Carol and I have developed a habit of reading to each other at night before we sleep, and our first reading adventure on this trip is with Steinbeck and Charley (Travels With Charley) across the U.S. in his truck with a cabin on the back.

Desert Adventures / Desert Beauty

March 3, 2018 Some people don’t “get” the desert – flat, barren, dry, monotonous.  The desert takes time to warm up to, for the colors (many, many colors) to sort themselves out, to separate and step forward as the eyes adjust.  Yesterday was our first full day on the road and it didn’t turn out as planned.  But then, we didn’t really have a plan.

We left on Thursday, March 1, about six hours beyond our “early morning departure”, only to run errands in Oakland for about an hour before circling back home for something we had forgotten, just as our tenants were moving in.  By then it was after 4 pm and we drove until we were tired, staying the night in a rest stop, not really that far out of the Bay Area.

Yesterday we spent a lot of time trying to figure out the best route to Death Valley, considering snow in the Sierras and our eventual plan to go South to Joshua Tree.  We ended up going South anyway, to avoid closed roads, almost to Bakersfield before cutting East and North towards Death Valley.  And there our desert adventure really began – Just past Ridgecrest, we turned down a graded dirt road to enter Trona Pinnacles, a hauntingly beautiful, stark wonderland surrounded by distant mountains, and cobalt blue cloud-filled skies.  Here, we were warned not to approach a desert tortoise, who may be able to drink water only once in 15 years (and lives to 80, undisturbed).  If he is frightened into releasing his bladder, he will die, as that is where he stores the little bits of water he gets from dry desert plants.  And here also, in the middle of bare, dry desert, we found someone had built us a labyrinth for our morning meditation.  Turns out this is the place they filmed parts of “Holes”, “Planet of the Apes”, “Star Wars” and others.  Part of our “adventure” was not so spectacular – our propane wouldn’t work, so no heat in the windy cold and no cooking the hot soup we had planned, but just take a look at the attached pictures and you will know the day was just perfect.

So today was a repair day – Allan, my hero, worked all day getting the propane fixed back in Ridgecrest, while I sat in MacDonald’s (out of the cold wind – did I mention wind?  It’s blowing like crazy as I write this), but then we did drive a few miles to the Panamint Valley, surrounded by “purple mountains majesty” and other colors as well.  Down another dirt road to spend the night, this time complete with hot soup and a heater to crawl into pajamas by.  Good night!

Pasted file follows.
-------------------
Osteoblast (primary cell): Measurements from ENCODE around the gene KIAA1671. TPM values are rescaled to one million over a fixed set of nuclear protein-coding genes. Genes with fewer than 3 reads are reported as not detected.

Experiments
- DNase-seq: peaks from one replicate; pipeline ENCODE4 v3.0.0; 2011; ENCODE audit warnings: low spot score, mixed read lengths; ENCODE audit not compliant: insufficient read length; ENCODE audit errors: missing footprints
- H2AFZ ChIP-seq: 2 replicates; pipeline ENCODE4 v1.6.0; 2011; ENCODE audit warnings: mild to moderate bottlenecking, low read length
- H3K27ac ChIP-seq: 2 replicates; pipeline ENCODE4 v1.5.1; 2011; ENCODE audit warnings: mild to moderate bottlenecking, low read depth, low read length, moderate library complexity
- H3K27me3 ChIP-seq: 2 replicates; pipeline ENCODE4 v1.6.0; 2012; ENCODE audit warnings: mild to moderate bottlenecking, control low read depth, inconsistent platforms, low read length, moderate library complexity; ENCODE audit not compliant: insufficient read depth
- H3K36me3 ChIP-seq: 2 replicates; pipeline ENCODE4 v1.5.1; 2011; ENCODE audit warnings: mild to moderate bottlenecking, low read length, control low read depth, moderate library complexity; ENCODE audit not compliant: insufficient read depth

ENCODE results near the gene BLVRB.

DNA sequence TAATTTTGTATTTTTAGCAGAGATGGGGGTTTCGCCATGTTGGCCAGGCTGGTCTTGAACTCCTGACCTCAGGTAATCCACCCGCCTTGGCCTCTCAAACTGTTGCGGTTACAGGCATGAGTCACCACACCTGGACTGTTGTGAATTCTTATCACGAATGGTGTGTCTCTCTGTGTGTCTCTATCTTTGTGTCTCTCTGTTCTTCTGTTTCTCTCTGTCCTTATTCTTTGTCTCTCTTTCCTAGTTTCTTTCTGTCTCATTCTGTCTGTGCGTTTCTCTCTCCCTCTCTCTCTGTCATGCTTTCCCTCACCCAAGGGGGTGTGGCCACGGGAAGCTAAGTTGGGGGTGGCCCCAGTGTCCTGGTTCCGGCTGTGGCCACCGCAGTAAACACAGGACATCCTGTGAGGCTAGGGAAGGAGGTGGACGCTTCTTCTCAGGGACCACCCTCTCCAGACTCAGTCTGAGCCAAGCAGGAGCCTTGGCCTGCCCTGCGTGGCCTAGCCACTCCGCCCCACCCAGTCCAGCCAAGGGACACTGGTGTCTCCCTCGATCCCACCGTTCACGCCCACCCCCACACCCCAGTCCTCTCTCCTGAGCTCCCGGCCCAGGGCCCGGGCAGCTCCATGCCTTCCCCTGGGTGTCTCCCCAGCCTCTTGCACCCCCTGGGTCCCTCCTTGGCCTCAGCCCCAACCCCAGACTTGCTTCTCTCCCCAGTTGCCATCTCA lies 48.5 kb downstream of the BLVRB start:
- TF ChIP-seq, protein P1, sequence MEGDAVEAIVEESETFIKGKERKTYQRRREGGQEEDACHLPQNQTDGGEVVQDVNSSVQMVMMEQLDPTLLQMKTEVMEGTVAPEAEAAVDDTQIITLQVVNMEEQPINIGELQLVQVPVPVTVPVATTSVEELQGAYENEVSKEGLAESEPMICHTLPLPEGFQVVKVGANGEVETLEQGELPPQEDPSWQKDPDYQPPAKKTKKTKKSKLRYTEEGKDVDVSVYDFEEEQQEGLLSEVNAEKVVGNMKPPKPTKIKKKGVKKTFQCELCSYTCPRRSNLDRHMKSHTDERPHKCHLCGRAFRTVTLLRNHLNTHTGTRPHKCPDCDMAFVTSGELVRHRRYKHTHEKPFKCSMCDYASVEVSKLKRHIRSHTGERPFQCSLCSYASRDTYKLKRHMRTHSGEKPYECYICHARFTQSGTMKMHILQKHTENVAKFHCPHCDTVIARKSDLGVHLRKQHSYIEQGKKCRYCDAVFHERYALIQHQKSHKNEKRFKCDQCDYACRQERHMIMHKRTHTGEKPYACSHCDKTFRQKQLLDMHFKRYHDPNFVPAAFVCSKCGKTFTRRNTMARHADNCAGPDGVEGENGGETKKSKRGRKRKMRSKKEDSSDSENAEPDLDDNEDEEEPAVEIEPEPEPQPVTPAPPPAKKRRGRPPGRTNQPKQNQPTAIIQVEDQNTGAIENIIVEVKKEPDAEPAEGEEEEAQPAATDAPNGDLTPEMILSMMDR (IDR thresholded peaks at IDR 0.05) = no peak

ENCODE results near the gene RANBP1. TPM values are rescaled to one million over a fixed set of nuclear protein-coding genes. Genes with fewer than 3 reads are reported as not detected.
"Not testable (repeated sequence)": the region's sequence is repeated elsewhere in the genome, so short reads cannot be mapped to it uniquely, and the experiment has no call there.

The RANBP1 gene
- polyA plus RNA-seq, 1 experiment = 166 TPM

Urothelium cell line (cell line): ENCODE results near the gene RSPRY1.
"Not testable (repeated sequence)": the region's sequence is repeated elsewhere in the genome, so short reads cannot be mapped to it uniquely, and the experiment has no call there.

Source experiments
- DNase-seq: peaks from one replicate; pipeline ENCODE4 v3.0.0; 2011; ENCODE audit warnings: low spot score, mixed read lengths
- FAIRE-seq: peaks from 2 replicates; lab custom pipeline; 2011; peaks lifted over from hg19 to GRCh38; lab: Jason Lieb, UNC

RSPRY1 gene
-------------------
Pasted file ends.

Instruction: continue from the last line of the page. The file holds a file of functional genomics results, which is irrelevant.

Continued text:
The Missionary Couple.

Prior to entering Death Valley, Carol settled into her temporary office at McDonald’s (WiFi and no hassles—what else can you ask for?) for a few hours while I struggled to repair our propane system (runs heat, refer, etc.). She was befuddled when the cleaning lady struck up a conversation with her in Spanish, and asked if we were missionaries. An interesting question, considering I once toyed with the idea of becoming a Rabbi, after my Rabbi strongly insisted I do after my Bar Mitzvah. (I told him perhaps I should…but was destined to replace Maury Wills on the Dodgers, instead–seems I‘ve always had big dreams, eh?).

Turns out, we surmise, the cleaning lady came by her impression logically. When she was cleaning the Men’s room, I approached with a likely look of great disappointment. She asked if I’d like to use it and I responded, “Only if it’s not a bother, Sister.” I’ve taken to addressing most folks as “Brother” or “Sister” since it captures my attitude towards most others best, especially when in my “travel mode”.   When I saw her waiting patiently to complete her cleaning routine, I walked up, smiled and said “Thank you my Sister!” Later when she saw me searching for the salt, she came across the entire restaurant to ask if she could help, and got me some from behind the counter. Most service people are used to being treated poorly or ignored (and being expected to speak English!), so we guess it made an impression. I like “Sister” and “Brother” increasingly, as I feel the spirit more, and remember names less!

Additional info about Ridgecrest from Carol:  as we passed through Ridgecrest, we noted, and dismissed as kind of weird, a sign to the “Wild Donkey Retirement Ranch” (or something like that).  Not having time to check it out, we moved on.  Later in Death Valley, we learned that there is indeed a home for old wild donkeys in Ridgecrest:  prospectors and others brought donkeys into Death Valley as pack animals, but apparently the donkeys had other ideas and started to build families and settle down, becoming wild.  In fact they began to take over the valley and eat up all the food needed by native species, causing serious ecosystem decay.  So, they were “retired” to Ridgecrest.

“Through travel I first became aware of the outside world; it was through travel that I found my own introspective way into becoming a part of it.” – Eudora Welty